Todd Roeth
Having toured alongside acclaimed songwriters like Steve Earle, M. Ward and Josh Ritter, Joe Pug is carving out a niche for himself not


Tell Me About That Album: The Great Despiser by Joe Pug

Todd Roeth
Having toured alongside acclaimed songwriters like Steve Earle, M. Ward and Josh Ritter, Joe Pug is carving out a niche for himself not unlike that trio of storytellers. With his soulful voice as the hook, Pug's songs are filled with flawed characters that struggle to move through life just as we all do. This week he'll issue his sophomore record, The Great Despiser, which was accompanied by a move to Austin, where the songwriter hopes to soak up some of that city's rich musical history. We chatted with Pug about the move, his new record and his favorite Capitol Hill dining establishment, where you'll likely find him and his band before their show at the Crocodile on Saturday, May 5th. Here's what he told us:

Who is the Great Despiser? The title track of the album has a narrator in it. As I was writing it, he became someone who came into the world with a lot of very intense expectations. He quite expectedly became very cynical from it, and I think the song is about this person trying to finally let go of this cynicism and thereby let go of his expectations and meet the world and life on its own terms and flourish.

Are you cynical? The album's first line is "To meet me is to dare into the darkness." If you're really looking at any human being, there's both of those things. On a day to day basis, I'm actually a light-hearted guy and I think that has to do with the fact that I get to do work that really fulfills me and allows me to express those darker sides that are a little bit unconscious. I'm not the asshole at the dinner table expounding on existentialism, that's for sure.

So you think your ability to explore that stuff makes you less dark then? Definitely. And not for a minute to make a comparison between me and him, but I've always heard that Hank Williams was a light-hearted guy. And he wrote "I'm So Lonesome I Could Cry." It's one of the paradoxes of artists that write these very heavy songs. It's almost like that's their salvation, even if it makes listeners confront that darker place. When I listen to Elliott Smith songs, you could say that those are dark songs, but that's not the way that I feel after I listen to an Elliott Smith album. I feel great. It sort of objectifies those dark feelings.

You've mentioned Raymond Carver was a big influence on this record. What is it that you find inspiring about his stories? In a very technical sense, the economy of words he's able to use to evoke those huge ideas and emotions. But in a thematic sense, it's kind of what we were just talking about. You read some of his stories and it's as dark as it gets, but he evokes it in this very poetic way. Those feelings are there whether you want to talk about them or not and by acknowledging them we gain a little bit of power over them.

Are you an avid reader? Yes.

Do you read more than you listen to music? By a longshot.

Are you able to read on tour? On tour I don't get anything done. You always think, "This time I'm going to read these three books, I'm going to jog after soundcheck, I'm going to eat really well." Then the next thing you know you wake up hungover at a Motel 6 and you realize you ate a Philly cheesesteak and a large pizza before you went to bed. And even when there is downtime, you're surrounded by people -- you're splitting a queen size bed with your tour manager in some shitty roadside hotel. It doesn't really allow for much solitude.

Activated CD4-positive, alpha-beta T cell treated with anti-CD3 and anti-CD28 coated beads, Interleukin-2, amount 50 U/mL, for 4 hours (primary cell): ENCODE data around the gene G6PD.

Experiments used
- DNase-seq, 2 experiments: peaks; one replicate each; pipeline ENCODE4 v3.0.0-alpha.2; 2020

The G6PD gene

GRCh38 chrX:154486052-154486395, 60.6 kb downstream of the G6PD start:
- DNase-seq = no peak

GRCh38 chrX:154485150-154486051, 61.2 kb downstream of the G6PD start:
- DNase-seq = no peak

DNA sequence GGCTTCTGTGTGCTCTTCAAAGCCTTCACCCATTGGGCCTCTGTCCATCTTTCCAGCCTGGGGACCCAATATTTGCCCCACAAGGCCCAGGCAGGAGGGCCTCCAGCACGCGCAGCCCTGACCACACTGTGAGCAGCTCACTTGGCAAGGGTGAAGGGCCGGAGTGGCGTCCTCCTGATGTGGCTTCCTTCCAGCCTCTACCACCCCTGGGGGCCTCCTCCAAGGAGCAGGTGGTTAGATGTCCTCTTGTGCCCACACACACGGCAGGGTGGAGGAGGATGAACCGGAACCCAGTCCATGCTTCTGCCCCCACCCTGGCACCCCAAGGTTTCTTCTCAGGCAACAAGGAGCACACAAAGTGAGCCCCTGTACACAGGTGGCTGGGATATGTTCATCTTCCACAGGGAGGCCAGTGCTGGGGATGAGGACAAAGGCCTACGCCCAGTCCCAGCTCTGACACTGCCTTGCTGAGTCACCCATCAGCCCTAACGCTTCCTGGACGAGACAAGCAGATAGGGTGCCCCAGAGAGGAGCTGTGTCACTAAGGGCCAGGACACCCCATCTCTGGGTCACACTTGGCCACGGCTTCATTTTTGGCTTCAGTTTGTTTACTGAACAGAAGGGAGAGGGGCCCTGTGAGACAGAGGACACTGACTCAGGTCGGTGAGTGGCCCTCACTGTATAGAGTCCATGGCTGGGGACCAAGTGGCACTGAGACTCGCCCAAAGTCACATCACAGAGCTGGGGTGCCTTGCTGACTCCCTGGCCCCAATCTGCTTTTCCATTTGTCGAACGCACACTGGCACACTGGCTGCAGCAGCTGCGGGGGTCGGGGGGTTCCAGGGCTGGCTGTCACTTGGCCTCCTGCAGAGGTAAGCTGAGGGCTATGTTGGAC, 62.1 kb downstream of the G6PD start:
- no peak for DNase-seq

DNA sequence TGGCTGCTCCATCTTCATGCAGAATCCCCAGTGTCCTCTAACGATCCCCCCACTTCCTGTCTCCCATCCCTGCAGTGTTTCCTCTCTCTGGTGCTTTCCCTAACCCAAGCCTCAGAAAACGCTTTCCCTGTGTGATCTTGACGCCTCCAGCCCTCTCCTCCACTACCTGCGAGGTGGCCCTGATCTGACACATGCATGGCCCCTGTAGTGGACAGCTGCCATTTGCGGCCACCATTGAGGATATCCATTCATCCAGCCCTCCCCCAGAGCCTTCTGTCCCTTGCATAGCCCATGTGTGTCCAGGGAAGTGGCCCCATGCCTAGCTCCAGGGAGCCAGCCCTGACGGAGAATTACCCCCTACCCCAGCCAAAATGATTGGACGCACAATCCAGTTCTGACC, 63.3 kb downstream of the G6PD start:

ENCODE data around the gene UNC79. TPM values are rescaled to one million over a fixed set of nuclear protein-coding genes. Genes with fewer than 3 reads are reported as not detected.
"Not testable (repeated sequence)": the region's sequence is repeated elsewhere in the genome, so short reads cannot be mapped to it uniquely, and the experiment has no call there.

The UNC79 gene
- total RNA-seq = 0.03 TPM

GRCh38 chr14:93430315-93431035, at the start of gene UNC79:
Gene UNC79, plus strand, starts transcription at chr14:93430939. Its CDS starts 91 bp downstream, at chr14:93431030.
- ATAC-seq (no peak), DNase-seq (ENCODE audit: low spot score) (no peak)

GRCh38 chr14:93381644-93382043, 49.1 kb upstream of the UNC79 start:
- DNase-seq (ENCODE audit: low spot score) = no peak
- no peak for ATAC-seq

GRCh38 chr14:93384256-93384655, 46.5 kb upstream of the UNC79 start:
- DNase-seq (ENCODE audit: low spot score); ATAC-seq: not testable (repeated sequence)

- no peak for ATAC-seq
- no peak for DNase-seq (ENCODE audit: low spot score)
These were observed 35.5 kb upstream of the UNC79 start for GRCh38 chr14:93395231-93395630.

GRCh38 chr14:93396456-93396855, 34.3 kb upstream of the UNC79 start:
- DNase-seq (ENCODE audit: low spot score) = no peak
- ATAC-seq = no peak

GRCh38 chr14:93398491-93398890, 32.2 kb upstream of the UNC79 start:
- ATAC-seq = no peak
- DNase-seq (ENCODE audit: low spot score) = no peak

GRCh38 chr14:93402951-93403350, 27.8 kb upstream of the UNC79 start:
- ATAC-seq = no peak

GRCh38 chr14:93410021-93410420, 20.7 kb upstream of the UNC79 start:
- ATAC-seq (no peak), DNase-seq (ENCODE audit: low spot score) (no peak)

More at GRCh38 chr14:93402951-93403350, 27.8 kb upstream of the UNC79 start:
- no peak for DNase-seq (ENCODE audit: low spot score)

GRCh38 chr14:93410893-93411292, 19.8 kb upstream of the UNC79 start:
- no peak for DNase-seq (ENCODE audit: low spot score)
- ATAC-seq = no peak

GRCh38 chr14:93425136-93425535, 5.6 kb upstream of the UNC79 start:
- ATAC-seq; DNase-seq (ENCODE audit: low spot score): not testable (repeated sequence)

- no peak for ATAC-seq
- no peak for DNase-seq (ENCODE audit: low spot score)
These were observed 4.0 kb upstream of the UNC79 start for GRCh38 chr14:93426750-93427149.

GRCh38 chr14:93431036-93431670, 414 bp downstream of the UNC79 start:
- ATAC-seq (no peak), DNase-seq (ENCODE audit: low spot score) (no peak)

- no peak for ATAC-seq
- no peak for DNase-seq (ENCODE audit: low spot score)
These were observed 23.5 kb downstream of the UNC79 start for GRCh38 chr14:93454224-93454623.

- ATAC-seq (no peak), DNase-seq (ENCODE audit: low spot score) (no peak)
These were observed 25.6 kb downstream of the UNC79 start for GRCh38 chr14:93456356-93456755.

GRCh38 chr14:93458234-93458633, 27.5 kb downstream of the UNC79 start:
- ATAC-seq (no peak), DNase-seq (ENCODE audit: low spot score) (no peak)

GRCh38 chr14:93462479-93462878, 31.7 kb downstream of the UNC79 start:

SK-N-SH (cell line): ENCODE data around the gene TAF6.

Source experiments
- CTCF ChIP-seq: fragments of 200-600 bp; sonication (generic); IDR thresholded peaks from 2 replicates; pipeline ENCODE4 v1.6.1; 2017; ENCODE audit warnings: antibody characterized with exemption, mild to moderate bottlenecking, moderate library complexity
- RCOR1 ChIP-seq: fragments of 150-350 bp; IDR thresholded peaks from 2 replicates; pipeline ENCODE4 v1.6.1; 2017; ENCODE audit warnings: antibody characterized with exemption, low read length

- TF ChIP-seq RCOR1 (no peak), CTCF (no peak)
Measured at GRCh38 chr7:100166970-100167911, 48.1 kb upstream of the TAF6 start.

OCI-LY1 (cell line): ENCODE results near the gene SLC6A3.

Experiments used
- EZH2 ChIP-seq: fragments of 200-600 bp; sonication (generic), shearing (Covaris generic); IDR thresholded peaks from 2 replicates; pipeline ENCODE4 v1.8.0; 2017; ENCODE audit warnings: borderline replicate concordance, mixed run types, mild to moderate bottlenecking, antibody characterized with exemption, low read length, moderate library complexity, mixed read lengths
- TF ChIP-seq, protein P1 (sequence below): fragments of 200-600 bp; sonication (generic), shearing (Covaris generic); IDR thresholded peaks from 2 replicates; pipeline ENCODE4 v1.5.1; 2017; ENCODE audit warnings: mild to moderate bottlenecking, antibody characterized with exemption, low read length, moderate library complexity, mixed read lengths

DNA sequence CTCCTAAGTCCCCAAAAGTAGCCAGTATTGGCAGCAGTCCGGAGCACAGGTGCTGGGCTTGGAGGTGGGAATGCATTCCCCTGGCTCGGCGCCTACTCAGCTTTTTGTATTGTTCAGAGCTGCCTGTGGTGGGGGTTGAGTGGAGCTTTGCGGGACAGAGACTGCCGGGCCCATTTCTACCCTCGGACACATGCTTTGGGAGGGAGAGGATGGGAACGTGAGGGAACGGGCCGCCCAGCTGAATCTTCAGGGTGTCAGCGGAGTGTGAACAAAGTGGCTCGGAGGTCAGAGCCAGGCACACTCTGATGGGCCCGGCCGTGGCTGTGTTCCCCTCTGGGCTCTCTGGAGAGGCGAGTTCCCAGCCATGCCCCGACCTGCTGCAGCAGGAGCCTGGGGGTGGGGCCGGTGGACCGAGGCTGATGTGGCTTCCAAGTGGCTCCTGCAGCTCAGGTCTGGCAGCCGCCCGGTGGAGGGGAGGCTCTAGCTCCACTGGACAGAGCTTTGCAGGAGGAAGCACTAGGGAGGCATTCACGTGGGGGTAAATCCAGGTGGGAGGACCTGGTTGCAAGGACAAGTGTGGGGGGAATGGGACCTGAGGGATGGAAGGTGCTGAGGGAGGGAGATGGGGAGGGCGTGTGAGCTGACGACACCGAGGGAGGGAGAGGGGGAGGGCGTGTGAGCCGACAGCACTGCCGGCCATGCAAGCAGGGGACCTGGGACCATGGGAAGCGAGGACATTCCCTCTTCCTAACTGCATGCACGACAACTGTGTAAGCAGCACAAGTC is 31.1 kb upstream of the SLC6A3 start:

Can you tell me about the cover art? This lone human figure in a great expanse, I love the notion that you genuinely can't tell whether he's going up or down. It's the same guy who's done the art for all of our albums up until now, Shawn Stucky. I'm such a fan of his work. I was on his site looking at some of his latest pieces and I saw that one and I had a very visceral reaction to it so I called him up and I demanded that we use it. And he was nice enough to let us.

What prompted your move to Austin? What were you hoping Austin would provide that Chicago couldn't? Chicago is probably my favorite city on the face of the planet. No knocks against other cities, but that's my kind of town. I'm still a young dude, I don't have any kids, I don't own any property. I wanted to move around while I still can and check out this country.

Was it Austin's musical history that made it more appealing than New York or L.A. or Nashville? Absolutely. Think about all the people that have come just out of Lubbock, Texas: Buddy Holly, Joe Ely, Jimmie Dale Gilmore, Butch Hancock, Billy Joe Shaver. It's endless, not to mention Townes Van Zandt, Steve Earle, Lucinda Williams. It's one of the few parts of the country that still has a regional music that I think is very important and I wanted to get closer to it. I thought it would be an important place to go for my higher education in songwriting.

Have been to Seattle much? I've probably played the Tractor six or seven times. And we play at this little bar up in Bellingham every time we're in town. We love it. We found that place, the Pike Street Fish Fry last time we were in town, and the whole band is chomping at the bit to get back.

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